Erlang and unsubstantiated reliability terms

Everybody and his dog babbles about Erlang being able to reach „nine nines reliability“ and claiming Jon Amstrong showed that in his Phd Thesis. Did he? No, not at all. To cite him:

„Evidence for the long-term operational stability of the system had also not been collected in any systematic way. For the Ericsson AXD301 the only information on the long-term stability of the system came from a power-point presentation showing some figures claiming that a major customer had run an 11 node system with a 99.9999999% reliability, though how these figure had been obtained was not documented.“ (Amstrong, „Making reliable distributed systems in the presence of sofware errors“, p 191, emphasis added by me)

So Erlang advocates: if you are claiming Erlang has prroven to reach „nine nienes“ of reliability you are dishonest or don’t know what you are talking about – choose what ever you prefer.

2 comments on “Erlang and unsubstantiated reliability terms

  1. alexis
    2008-10-16 at 00:07 #

    That’s a bit harsh

    That’s a bit harsh

    It would be correct to say that IF someone claims that Joe Armstrong’s thesis *proves* that Erlang has ‚reached nine nines‘ of reliability, THEN they have not read his thesis.

    But that is not the claim people tend to make!

    (Sigh – yes there is always too much hype in this industry).

    Just because Joe Armstrong does not show the nine nines claim in his PhD thesis, it does not then follow then that the claim has not been made by commercial users of Erlang, nor that it is unreasonable (or „dishonest“) to cite such claims.

    Joe Armstrong himself talks about this reliability number in favour of Erlang, and I would not accuse him of being dishonest or not knowing what he is talking about.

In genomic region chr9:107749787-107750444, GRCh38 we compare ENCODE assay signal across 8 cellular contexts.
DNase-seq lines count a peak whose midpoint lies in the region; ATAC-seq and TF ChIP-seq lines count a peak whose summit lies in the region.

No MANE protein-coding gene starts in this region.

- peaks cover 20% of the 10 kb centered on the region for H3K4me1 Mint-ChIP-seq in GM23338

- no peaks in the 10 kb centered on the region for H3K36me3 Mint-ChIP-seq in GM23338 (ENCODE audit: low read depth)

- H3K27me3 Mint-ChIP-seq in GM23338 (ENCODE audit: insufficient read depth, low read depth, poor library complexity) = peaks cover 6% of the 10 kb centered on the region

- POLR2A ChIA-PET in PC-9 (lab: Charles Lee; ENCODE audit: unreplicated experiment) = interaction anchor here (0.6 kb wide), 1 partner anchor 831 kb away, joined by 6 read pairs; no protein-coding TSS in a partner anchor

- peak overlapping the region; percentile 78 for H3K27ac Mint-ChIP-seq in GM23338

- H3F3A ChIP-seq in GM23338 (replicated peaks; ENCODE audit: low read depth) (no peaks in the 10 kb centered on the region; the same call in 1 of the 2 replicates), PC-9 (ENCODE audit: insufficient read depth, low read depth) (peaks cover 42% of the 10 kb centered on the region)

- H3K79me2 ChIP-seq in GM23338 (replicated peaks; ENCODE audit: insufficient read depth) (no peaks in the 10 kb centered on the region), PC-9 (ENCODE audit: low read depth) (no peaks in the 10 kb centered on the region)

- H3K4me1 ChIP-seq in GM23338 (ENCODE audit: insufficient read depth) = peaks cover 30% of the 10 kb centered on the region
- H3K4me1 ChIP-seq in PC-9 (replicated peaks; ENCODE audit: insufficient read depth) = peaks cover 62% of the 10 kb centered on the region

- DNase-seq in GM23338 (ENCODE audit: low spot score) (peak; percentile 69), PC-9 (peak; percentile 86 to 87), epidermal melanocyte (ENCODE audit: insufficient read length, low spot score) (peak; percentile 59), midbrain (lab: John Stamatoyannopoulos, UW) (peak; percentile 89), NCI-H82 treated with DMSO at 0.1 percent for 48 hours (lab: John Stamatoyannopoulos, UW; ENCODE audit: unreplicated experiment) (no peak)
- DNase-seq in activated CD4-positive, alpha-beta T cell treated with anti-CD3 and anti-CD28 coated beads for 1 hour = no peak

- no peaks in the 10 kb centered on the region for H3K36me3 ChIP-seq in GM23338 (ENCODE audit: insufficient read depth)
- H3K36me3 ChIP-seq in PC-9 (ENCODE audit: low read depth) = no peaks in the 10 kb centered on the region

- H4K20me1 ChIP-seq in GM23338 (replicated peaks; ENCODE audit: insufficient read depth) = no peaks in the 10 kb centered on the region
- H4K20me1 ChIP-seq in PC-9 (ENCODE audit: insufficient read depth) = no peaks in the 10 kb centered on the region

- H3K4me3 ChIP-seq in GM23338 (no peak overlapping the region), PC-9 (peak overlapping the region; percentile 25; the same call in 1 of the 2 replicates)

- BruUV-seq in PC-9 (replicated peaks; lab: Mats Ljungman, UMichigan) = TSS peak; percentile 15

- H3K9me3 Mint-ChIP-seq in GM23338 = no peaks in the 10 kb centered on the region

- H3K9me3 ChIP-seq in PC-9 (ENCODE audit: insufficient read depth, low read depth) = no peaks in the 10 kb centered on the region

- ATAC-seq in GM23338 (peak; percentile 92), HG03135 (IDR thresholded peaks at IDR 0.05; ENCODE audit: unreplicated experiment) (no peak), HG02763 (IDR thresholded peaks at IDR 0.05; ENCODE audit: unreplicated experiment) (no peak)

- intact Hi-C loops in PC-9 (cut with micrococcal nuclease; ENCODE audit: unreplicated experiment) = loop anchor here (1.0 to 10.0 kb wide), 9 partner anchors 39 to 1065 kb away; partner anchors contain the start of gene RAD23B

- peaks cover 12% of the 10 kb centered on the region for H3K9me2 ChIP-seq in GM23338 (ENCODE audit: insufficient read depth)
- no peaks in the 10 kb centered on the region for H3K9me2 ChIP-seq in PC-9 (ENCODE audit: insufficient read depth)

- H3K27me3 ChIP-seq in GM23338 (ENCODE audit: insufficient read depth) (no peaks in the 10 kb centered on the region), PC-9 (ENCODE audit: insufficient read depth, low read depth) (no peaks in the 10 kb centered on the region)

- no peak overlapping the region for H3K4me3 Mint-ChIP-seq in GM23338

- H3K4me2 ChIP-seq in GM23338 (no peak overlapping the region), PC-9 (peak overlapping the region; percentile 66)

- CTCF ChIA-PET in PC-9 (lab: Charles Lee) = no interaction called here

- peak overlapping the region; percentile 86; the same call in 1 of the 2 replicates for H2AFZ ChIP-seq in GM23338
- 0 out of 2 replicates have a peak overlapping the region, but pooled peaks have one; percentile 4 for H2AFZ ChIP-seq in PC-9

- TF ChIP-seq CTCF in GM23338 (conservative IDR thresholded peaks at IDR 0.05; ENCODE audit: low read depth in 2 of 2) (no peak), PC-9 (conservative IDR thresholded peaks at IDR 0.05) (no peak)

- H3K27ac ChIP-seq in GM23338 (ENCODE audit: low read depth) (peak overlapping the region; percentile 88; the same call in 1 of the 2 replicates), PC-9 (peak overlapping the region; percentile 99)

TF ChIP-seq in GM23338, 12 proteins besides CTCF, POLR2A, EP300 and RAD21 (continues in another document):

I think people usually cite Joe’s 2002 talk „Concurrency Oriented programming in Erlang“ given at the Lightweight Languages Workshop 2002 (LL2) held at MIT. You can get the PDF from Joe’s site: .. see p.27 onwards.

    I think the fact that Joe cites this claim himself, in such a talk at such a setting, means that he does take it seriously and believe it even though „how these figure had been obtained has not been documented“.

    After all, his thesis is essentially an argument about how to make systems reliable and it uses AXD301 as a case study frequently („thought to be one of the most reliable products ever made by Ericsson“,

    I am not sure where you got this word ‚proven‘ from. Perhaps you mean that it is a word people throw around carelessly. Joe is not the source of all info about Erlang… For example, general reports of ejabberd tend to be positive — although admittedly often anecodotal.



    This comment was originally posted on 20070828T11:09:39

  2. mdornseif
    2008-10-16 at 00:07 #

    If you call it „rigorous“ instead of „harsh“ I’m perfectly happy with that description.

    I have a somewhat longer explanation of why I consider the „nine nines“ claim a disservice to the erlang community here.

    This comment was originally posted on 20070828T20:38:59

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